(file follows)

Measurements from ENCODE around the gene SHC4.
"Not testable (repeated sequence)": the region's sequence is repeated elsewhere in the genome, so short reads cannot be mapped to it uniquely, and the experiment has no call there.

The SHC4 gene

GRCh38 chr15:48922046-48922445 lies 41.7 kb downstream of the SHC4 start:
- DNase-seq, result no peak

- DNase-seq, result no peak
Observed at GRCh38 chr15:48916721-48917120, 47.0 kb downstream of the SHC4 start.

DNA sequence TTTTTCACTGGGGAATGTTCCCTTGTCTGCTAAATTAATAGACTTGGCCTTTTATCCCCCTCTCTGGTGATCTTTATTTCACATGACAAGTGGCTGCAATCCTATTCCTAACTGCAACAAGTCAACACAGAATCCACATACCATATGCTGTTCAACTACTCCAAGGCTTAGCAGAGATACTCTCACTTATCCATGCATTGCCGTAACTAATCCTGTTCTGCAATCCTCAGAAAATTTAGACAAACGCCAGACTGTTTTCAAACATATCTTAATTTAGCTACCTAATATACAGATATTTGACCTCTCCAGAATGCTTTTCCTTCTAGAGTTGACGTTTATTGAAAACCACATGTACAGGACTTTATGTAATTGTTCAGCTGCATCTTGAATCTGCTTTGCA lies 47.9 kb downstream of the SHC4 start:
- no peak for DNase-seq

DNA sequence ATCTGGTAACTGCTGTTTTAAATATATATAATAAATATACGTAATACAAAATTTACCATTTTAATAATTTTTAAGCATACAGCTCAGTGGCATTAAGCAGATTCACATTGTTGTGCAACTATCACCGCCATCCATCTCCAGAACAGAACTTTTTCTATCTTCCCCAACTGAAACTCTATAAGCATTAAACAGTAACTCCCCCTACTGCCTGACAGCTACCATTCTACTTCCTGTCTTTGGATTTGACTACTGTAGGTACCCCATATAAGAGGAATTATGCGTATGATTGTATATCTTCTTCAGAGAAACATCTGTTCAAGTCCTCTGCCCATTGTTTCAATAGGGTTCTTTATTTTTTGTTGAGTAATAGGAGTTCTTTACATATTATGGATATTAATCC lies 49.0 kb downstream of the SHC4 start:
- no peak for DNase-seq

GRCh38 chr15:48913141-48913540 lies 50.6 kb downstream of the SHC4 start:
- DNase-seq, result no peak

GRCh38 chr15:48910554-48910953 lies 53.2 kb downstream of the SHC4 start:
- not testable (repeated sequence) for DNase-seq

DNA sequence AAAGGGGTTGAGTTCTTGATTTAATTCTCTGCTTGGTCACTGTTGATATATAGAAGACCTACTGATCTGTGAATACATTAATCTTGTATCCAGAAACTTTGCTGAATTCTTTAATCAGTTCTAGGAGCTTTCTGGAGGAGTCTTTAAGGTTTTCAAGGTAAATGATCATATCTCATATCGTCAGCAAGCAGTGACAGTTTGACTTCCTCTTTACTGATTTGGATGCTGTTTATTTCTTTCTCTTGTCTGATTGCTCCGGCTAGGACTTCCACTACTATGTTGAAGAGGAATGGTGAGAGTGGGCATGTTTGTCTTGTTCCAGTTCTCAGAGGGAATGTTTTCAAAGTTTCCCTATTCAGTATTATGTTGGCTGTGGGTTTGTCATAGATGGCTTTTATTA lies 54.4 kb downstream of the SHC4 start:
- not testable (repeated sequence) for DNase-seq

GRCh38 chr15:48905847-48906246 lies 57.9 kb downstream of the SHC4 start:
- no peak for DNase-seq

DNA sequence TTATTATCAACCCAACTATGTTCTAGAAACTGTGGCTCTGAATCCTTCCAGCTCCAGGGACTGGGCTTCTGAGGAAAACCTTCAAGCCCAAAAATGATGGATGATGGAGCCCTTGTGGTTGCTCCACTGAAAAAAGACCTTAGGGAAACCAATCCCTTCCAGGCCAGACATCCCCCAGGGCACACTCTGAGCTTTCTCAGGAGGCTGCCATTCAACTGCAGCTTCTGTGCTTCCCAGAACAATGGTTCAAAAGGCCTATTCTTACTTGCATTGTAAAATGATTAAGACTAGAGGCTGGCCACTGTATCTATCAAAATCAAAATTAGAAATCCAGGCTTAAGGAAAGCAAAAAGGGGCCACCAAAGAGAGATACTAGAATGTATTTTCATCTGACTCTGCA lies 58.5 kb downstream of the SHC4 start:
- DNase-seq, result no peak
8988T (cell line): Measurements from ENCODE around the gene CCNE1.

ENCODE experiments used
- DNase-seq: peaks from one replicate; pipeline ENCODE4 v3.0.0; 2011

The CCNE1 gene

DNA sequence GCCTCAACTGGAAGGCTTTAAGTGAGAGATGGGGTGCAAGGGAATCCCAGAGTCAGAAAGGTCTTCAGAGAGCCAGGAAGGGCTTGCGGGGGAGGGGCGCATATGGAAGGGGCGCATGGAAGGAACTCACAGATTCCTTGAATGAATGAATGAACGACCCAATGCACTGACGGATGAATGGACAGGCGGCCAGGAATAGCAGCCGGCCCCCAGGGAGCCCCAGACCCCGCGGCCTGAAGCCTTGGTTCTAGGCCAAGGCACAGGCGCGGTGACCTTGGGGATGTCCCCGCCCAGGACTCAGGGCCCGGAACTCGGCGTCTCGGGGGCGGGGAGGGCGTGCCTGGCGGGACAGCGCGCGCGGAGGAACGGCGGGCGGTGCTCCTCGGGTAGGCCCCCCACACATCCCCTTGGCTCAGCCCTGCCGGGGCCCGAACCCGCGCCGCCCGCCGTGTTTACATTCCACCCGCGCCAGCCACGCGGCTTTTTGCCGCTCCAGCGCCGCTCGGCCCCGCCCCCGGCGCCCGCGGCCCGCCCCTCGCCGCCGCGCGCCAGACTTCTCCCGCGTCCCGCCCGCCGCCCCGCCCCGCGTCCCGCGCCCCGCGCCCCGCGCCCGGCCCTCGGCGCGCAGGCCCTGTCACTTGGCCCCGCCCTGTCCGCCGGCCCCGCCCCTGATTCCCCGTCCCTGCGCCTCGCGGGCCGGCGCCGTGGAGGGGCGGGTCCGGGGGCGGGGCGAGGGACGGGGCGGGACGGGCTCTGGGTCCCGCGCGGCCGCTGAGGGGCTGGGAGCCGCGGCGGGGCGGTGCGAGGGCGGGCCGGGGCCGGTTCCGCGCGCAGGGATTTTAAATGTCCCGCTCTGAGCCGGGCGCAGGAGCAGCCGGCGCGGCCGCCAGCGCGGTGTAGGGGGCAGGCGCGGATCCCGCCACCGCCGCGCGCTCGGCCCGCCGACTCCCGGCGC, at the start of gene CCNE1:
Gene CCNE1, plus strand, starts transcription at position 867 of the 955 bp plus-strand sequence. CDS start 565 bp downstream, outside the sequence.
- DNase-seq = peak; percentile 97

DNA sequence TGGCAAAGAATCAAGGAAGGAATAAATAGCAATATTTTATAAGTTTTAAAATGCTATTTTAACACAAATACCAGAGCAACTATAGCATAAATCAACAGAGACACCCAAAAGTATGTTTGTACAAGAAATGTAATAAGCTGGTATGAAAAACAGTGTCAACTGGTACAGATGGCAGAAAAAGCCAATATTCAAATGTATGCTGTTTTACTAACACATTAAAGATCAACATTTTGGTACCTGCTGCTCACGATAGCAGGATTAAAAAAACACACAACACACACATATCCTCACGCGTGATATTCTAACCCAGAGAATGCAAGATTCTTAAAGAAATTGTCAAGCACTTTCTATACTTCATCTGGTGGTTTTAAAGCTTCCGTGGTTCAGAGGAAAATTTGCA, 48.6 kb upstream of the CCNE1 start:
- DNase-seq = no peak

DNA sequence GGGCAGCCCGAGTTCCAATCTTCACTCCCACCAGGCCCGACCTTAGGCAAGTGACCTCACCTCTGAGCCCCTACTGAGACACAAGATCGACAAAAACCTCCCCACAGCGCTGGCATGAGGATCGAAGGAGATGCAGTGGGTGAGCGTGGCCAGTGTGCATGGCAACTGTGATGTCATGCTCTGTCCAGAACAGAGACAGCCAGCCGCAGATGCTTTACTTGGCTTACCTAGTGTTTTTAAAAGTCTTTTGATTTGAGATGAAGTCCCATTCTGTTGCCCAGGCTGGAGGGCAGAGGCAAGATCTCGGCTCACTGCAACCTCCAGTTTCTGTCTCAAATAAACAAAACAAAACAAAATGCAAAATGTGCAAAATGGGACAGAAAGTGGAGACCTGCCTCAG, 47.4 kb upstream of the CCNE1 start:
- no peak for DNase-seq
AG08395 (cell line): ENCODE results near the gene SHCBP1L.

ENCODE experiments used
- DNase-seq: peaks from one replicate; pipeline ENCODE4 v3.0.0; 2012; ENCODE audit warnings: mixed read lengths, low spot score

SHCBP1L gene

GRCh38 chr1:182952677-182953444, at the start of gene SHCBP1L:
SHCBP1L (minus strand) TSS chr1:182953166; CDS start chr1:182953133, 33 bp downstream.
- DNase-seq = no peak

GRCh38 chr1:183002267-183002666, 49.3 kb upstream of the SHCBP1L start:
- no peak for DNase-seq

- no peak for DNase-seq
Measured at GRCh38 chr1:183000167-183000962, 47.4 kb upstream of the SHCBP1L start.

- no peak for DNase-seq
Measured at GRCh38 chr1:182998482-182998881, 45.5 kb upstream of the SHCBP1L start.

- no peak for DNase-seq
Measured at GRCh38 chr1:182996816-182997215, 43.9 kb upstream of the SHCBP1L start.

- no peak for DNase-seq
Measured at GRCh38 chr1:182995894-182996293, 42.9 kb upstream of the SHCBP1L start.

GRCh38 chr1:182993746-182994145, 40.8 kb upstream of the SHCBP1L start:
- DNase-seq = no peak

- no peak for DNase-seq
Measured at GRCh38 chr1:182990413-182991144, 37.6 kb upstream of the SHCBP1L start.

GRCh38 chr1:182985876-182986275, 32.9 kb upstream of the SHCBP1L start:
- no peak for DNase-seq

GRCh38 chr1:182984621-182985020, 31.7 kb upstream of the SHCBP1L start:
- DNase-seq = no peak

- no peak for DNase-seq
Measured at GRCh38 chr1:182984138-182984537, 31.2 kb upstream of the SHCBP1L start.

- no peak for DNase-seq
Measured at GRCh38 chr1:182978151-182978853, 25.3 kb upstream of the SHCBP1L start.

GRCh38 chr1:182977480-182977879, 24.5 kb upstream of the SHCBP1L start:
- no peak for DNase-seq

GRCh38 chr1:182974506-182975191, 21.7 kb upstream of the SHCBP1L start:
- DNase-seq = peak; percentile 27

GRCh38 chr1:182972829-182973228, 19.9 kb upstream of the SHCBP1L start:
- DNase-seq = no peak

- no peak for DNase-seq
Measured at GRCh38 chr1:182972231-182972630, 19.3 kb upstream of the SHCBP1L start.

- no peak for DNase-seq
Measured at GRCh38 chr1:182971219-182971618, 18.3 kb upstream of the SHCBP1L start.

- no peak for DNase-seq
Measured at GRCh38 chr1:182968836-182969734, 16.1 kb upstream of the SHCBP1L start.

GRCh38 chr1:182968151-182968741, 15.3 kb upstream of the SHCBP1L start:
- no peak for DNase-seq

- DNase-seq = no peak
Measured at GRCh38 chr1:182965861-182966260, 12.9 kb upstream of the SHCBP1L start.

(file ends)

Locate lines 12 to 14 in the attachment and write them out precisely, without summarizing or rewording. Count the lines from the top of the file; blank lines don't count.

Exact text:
GRCh38 chr15:48913141-48913540 lies 50.6 kb downstream of the SHC4 start:
- DNase-seq, result no peak

GRCh38 chr15:48910554-48910953 lies 53.2 kb downstream of the SHC4 start: